But it was too late. Edward, clever and quick, had changed gears.  “Elizabeth is going to be the key to getting him back,” he said, ignoring Ned. “She’ll plead your case with Jason, won’t she?”

That was AJ’s hope, but there was no way in hell he was going to harass her into doing it. Even if she didn’t complain to Jason, it would only put her back up about the whole thing. No, he just had to keep doing what he’d been doing for the last two months since his marriage to a friend of Elizabeth’s. Be sober. Be mature. Be an adult.

“I don’t know,” he admitted. “I do hope she’ll make a good character witness at a hearing, but that’s—” He saw the unholy gleam in his grandfather’s eyes. “Oh. Oh, no. Grandfather, the last thing we need to do is antagonize Elizabeth Webber.”

“Who said anything about antagonize?” Edward pressed a hand to his chest, blinking with an innocence that the bastard hadn’t possessed since childhood. “Did I? I simply suggested she might be useful. Didn’t she date Jason briefly?”

“I don’t know, and that’s not important.” If Jason caught AJ anywhere near Elizabeth during the next few weeks, he’d rearrange AJ’s face—his little brother had made that painfully clear. “I’m not going to ask her to plead my case, to take my side. She’s Courtney’s friend, but she’s also important to Michael. I’m not doing anything jeopardize that—”

“You need to start acting like that boy’s father—”

“I think Junior is doing an admirable job of it for once,” Ned said idly, as he folded his newspaper and rose to his feet.

Both men stopped and just stared at Ned as he continued. “While Grandfather might want to make a hasty decision, AJ is going to look much better in the eyes of a family court judge. Any custody suit is going to require Michael to speak with counselors and lawyers. It’s upsetting at any age—but when he’s lost his mother?” He shrugged. “Giving him space and time to deal is going to impress people. I’m sure Bobbie is already appreciative.”

Edward pursed his lips before considering his eldest grandson. “I hadn’t looked at it in quite that light, I suppose. Bobbie has always been good to this family. More than Elizabeth, I think she’d be an impressive ally.”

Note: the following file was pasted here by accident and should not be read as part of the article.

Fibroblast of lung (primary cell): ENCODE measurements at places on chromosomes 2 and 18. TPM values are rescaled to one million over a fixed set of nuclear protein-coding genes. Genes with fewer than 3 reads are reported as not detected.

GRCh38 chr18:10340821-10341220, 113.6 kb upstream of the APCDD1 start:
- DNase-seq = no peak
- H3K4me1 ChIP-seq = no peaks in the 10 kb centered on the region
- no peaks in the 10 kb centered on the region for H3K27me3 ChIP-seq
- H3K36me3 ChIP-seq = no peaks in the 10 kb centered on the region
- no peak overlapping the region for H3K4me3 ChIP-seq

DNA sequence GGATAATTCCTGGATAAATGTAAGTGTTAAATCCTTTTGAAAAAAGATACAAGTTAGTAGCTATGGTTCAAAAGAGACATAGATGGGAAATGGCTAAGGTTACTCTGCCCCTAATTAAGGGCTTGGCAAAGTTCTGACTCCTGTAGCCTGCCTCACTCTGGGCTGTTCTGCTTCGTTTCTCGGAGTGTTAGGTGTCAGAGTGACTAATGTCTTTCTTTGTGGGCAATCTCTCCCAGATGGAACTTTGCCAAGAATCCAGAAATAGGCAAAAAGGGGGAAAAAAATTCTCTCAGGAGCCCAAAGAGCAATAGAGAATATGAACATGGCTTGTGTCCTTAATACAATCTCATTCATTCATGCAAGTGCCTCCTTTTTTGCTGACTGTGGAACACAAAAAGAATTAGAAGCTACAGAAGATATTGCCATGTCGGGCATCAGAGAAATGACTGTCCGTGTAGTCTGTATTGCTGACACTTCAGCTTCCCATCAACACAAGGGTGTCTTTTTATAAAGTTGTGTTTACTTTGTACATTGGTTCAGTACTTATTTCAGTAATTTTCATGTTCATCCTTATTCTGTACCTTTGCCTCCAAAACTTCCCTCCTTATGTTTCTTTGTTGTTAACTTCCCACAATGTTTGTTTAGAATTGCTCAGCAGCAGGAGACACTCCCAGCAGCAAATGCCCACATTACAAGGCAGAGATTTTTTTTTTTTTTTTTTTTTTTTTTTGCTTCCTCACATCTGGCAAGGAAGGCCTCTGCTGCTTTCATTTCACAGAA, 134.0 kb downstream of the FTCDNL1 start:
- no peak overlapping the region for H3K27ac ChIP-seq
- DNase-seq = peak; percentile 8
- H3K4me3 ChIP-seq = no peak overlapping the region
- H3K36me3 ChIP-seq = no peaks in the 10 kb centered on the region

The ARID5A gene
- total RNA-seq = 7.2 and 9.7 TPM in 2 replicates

AJ didn’t give a damn about any of that, but he was grateful to his cousin for steering Edward away from the edge. For now. “I just want to do what’s right for my son,” AJ said quietly.  “This isn’t the time, Grandfather.”

“We’ll table this discussion for now,” Edward finally decided. “But not forever.”

And while the old man may not have intended that statement as a threat, AJ was certainly going to consider it that way. Edward had been put off, but he wouldn’t be denied for much longer. Time would only tell when, where, and how the old bastard would make his move.

Gia and Elizabeth’s Apartment:  Living Room

“Maybe I should go to school,” Courtney declared as she tossed aside one of Gia’s study cards and reached for the bottle to pour herself another glass of wine.

“Look, we’ve seduced her with our glamorous lifestyle,” Elizabeth snickered to her roommate as she sipped her own wine and flipped the page in her macroeconomics textbook.

“No, seriously.” Courtney squinted at Gia’s book on constitutional law. “I could be smarter. Or something.”

“How much wine has she had?” Gia asked. “Courtney—”

“If I were smarter,” Courtney said after a moment of trying to remember if this was her third or fourth glass before deciding it really wasn’t important. “If I were smarter,” she repeated, “maybe the Quartermaines would think I was good enough for AJ.”

“Oh.” Elizabeth bit her lip. “Courtney, you could be a Vassar girl and the Q’s would still look down on you.”